Monday, March 23, 2015

Returnees to ND Oil Boom Town Here to Stay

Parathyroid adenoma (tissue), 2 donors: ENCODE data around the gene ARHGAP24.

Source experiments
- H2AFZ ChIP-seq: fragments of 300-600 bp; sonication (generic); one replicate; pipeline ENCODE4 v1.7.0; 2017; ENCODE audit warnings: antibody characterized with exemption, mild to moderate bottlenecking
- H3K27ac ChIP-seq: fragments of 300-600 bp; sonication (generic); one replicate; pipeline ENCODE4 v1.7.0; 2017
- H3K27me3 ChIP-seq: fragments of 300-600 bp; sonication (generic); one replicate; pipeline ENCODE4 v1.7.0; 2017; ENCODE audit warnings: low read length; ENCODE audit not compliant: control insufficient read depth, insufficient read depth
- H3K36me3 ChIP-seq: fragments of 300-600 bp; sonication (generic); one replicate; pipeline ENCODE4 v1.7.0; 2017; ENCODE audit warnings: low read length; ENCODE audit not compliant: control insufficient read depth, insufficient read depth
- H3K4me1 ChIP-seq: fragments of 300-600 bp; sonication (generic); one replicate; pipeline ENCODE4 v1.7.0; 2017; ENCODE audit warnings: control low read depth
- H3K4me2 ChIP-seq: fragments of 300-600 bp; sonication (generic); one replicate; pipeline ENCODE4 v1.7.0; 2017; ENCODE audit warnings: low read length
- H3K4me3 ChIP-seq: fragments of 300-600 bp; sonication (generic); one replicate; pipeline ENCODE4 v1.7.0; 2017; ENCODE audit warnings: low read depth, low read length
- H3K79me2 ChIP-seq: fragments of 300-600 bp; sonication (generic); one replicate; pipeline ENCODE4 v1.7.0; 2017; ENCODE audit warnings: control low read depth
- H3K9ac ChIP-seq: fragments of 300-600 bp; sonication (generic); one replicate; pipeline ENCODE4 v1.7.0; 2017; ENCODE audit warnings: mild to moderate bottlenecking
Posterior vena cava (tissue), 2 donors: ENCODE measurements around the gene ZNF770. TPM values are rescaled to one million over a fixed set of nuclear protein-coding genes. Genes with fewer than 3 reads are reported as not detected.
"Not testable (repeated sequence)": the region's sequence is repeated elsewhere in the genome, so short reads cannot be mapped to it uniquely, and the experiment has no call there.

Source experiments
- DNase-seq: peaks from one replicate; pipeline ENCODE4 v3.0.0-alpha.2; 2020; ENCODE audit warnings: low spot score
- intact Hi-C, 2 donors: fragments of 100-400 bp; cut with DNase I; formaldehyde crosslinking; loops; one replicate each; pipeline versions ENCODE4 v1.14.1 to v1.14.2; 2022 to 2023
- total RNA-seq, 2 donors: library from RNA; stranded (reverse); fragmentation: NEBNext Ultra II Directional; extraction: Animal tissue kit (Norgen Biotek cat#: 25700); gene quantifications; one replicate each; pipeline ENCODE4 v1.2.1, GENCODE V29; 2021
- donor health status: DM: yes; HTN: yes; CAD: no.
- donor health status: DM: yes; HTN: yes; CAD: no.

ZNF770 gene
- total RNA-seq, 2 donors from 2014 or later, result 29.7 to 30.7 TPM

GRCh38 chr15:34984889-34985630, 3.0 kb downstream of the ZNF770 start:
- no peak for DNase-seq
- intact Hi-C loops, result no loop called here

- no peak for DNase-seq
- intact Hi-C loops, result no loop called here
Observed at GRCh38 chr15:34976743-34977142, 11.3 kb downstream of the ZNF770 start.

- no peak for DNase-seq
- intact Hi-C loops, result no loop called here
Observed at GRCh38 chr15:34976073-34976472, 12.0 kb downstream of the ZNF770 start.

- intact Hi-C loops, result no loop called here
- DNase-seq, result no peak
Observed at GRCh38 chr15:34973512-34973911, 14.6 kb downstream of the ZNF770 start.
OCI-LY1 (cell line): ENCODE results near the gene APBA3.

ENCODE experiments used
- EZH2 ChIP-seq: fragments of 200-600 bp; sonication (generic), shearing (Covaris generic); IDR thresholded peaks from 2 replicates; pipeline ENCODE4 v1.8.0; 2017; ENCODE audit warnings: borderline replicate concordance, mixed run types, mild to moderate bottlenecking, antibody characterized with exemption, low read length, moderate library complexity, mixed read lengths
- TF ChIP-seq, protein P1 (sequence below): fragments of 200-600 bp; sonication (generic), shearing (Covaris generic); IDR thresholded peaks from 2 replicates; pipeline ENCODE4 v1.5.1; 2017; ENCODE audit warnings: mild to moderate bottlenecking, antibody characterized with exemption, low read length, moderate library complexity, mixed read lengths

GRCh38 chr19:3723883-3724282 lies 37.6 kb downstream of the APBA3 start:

WATFORD CITY, N.D. — Before oil tanker trucks rumbled down the roads at all hours, this town was so quiet that Erin White rode her horse to a deserted Main Street one night. Back then, this was a dusty hamlet with few prospects for a future. Like many teens, White considered her high school diploma a one-way ticket out of town. She didn’t expect to be back. After college, she and her husband, Lange, settled in the grasslands of eastern Colorado. But when his temporary stint as an airplane mechanic ended, he needed work. White’s parents piped up: There are lots of jobs at home. It would be a good time to get in on the oil bonanza. Within two days, White’s husband had a job in the oil business. She found work soon after they returned to her family’s ranch 40 miles from town, joining a reverse migration that was unthinkable a decade ago. The discovery of crude oil here has been a powerful population magnet, not just bringing hordes of outsiders to the Bakken but luring back others who’ve discovered that, yes, they can go home again. After a decades-long population drain, North Dakota became the fastest growing state in the nation in recent years, expanding by nearly 10 percent in a 50-month period ending last June, according to Census figures. That pace dropped sharply in 2014 but the state still preserved its No. 1 ranking. Growth last year trickled to just 2 percent, a slowdown attributed to the lack of housing, not plummeting oil prices. The layoff of thousands of oil workers, though, in the last few months could reduce the influx of out-of-staters, but those who’ve come home are confident they’ve made the right move. “There are no regrets, no second thoughts,” White says. “No matter what happens we’ll be able to find something to do. …There are a lot of people who are really committed to the town and don’t want to leave.”

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